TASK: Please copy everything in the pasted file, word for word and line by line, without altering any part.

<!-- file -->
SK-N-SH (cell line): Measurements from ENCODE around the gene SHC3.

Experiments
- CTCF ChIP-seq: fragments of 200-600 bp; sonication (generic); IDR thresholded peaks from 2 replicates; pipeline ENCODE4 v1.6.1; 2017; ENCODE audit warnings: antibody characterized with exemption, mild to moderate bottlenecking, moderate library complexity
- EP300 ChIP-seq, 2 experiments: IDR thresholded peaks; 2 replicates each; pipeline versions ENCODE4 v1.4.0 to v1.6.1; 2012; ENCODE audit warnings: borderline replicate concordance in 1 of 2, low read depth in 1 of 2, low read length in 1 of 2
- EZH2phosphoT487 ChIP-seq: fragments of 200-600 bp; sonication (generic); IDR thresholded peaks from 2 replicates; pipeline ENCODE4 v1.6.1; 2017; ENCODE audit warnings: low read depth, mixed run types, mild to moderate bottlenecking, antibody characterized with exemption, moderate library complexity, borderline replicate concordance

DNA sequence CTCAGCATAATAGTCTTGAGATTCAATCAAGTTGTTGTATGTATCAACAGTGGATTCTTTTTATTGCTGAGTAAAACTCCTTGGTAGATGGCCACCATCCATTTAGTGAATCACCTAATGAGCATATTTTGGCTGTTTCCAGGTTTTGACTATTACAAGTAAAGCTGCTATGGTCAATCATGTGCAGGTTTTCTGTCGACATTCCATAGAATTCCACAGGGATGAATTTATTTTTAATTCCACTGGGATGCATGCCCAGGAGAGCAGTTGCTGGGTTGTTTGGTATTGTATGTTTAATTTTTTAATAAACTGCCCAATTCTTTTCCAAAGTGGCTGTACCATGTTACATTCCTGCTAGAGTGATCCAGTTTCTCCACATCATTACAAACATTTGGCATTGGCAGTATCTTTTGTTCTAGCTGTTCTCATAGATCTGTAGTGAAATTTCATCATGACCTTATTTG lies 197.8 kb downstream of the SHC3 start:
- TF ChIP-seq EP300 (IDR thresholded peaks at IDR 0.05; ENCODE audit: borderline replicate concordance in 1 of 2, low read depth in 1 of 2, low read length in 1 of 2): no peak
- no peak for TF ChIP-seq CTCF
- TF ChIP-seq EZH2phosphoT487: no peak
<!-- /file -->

SK-N-SH (cell line): Measurements from ENCODE around the gene SHC3.

Experiments
- CTCF ChIP-seq: fragments of 200-600 bp; sonication (generic); IDR thresholded peaks from 2 replicates; pipeline ENCODE4 v1.6.1; 2017; ENCODE audit warnings: antibody characterized with exemption, mild to moderate bottlenecking, moderate library complexity
- EP300 ChIP-seq, 2 experiments: IDR thresholded peaks; 2 replicates each; pipeline versions ENCODE4 v1.4.0 to v1.6.1; 2012; ENCODE audit warnings: borderline replicate concordance in 1 of 2, low read depth in 1 of 2, low read length in 1 of 2
- EZH2phosphoT487 ChIP-seq: fragments of 200-600 bp; sonication (generic); IDR thresholded peaks from 2 replicates; pipeline ENCODE4 v1.6.1; 2017; ENCODE audit warnings: low read depth, mixed run types, mild to moderate bottlenecking, antibody characterized with exemption, moderate library complexity, borderline replicate concordance

DNA sequence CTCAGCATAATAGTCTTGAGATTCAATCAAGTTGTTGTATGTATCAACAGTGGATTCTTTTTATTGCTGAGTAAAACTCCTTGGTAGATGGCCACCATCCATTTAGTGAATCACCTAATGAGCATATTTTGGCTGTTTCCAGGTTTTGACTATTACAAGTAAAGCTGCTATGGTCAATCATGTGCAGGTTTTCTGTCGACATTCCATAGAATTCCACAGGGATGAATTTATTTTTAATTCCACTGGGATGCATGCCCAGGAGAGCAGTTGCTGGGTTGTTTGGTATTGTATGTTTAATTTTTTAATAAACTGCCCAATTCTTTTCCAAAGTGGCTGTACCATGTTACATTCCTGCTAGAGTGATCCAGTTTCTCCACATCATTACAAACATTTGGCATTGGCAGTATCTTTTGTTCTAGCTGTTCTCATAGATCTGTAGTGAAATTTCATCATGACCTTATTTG lies 197.8 kb downstream of the SHC3 start:
- TF ChIP-seq EP300 (IDR thresholded peaks at IDR 0.05; ENCODE audit: borderline replicate concordance in 1 of 2, low read depth in 1 of 2, low read length in 1 of 2): no peak
- no peak for TF ChIP-seq CTCF
- TF ChIP-seq EZH2phosphoT487: no peak